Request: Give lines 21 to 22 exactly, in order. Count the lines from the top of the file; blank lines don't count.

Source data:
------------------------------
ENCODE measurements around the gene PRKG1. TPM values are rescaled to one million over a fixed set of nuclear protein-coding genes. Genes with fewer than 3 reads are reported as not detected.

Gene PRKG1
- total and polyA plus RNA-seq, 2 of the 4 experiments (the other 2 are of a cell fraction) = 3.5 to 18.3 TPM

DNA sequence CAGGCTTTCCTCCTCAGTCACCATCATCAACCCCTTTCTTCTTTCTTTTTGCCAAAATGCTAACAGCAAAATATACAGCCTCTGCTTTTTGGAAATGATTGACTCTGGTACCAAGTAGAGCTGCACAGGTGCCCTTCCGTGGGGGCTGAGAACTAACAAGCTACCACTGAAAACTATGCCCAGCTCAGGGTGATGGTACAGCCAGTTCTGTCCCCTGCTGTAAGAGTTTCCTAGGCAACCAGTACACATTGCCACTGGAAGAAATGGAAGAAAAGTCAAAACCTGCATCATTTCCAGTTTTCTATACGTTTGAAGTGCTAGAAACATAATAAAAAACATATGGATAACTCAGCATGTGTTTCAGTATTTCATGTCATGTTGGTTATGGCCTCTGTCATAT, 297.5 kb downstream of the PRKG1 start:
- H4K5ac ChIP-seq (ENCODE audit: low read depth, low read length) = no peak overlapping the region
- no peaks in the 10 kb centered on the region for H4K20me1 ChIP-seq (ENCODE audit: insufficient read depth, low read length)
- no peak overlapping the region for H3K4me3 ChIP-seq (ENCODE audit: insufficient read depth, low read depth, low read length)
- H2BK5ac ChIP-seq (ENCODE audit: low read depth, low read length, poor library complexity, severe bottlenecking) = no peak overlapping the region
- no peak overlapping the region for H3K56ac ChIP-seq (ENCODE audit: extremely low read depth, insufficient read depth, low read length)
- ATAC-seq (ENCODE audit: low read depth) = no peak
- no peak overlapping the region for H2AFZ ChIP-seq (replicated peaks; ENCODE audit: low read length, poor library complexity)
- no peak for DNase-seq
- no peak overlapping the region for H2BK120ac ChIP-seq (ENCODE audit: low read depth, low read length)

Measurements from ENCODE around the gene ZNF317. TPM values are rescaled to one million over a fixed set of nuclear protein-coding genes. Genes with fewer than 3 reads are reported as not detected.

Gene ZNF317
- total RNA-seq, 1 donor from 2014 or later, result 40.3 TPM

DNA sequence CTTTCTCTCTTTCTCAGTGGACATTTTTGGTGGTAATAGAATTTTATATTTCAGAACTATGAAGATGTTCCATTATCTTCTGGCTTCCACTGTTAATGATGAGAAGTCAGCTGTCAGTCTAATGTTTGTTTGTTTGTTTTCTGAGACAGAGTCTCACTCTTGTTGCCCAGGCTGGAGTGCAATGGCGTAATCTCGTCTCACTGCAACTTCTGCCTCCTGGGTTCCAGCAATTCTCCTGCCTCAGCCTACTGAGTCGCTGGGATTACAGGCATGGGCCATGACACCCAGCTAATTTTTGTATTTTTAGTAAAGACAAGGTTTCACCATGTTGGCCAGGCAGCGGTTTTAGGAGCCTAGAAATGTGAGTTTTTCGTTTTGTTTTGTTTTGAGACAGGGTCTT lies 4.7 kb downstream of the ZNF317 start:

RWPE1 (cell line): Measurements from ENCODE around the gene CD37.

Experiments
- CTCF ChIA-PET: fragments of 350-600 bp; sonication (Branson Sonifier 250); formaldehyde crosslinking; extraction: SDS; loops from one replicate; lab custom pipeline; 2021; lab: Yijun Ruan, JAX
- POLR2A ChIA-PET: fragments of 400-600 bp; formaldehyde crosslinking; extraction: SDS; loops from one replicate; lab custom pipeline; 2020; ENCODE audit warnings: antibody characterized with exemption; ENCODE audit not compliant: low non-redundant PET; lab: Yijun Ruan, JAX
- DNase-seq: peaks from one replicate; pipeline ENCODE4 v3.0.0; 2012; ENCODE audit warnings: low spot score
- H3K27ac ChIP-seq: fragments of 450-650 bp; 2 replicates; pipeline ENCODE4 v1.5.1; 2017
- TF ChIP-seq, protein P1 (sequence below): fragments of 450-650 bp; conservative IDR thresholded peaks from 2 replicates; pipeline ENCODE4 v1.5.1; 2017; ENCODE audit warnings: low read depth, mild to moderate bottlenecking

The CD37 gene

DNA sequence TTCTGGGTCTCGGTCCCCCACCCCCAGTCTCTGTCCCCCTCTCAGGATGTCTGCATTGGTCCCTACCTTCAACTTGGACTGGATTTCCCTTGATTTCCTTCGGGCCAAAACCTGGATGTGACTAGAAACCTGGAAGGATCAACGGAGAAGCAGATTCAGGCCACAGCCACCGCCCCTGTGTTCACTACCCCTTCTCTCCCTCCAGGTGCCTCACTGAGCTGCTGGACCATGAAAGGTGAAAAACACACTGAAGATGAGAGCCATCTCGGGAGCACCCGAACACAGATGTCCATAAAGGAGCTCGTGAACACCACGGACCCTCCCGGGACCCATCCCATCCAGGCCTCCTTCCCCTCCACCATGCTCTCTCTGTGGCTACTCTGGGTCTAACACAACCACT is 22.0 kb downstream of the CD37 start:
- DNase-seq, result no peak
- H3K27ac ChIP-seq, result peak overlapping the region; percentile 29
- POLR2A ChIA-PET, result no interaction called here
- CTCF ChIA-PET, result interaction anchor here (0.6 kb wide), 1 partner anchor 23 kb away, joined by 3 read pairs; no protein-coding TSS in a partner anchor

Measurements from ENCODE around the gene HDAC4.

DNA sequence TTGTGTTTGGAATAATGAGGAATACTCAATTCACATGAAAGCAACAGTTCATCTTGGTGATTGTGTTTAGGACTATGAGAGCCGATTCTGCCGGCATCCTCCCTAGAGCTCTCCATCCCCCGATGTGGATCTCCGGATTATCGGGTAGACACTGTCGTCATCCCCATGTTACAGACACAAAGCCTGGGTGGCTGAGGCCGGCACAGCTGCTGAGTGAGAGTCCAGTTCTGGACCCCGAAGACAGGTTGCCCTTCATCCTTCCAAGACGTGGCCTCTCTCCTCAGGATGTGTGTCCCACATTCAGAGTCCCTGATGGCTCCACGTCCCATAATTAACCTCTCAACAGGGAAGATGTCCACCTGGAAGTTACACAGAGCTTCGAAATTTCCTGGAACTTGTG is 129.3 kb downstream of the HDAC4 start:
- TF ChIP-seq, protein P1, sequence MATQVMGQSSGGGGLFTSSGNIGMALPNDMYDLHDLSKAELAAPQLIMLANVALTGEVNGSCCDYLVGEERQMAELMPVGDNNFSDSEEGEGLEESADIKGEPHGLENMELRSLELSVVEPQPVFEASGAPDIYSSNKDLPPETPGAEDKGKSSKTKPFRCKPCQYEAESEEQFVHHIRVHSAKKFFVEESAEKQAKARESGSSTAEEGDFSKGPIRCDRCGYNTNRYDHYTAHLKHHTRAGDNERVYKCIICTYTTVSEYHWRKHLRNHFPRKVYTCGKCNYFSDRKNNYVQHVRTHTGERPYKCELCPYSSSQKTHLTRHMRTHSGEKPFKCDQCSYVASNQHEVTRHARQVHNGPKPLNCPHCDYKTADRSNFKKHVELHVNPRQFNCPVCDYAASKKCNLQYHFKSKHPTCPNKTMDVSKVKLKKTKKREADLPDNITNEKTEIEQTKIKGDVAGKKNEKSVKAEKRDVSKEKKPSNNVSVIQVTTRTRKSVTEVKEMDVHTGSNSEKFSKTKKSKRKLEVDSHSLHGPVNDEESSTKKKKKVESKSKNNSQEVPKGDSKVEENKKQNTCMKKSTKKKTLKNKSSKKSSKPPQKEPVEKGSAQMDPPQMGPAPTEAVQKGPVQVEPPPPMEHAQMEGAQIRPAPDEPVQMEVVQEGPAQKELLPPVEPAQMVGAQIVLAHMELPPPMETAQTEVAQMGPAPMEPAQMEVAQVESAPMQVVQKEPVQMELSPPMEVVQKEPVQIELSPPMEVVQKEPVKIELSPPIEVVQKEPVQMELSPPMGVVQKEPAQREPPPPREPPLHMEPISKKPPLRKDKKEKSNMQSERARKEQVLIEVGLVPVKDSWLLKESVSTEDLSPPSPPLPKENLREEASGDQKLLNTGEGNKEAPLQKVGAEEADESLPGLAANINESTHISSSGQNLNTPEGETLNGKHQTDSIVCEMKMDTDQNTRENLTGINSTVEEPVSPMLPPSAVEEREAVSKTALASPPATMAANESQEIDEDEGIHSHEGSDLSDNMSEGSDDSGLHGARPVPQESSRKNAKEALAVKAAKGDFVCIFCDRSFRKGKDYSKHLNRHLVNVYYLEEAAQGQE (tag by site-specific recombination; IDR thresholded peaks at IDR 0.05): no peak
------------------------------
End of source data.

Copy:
- POLR2A ChIA-PET: fragments of 400-600 bp; formaldehyde crosslinking; extraction: SDS; loops from one replicate; lab custom pipeline; 2020; ENCODE audit warnings: antibody characterized with exemption; ENCODE audit not compliant: low non-redundant PET; lab: Yijun Ruan, JAX
- DNase-seq: peaks from one replicate; pipeline ENCODE4 v3.0.0; 2012; ENCODE audit warnings: low spot score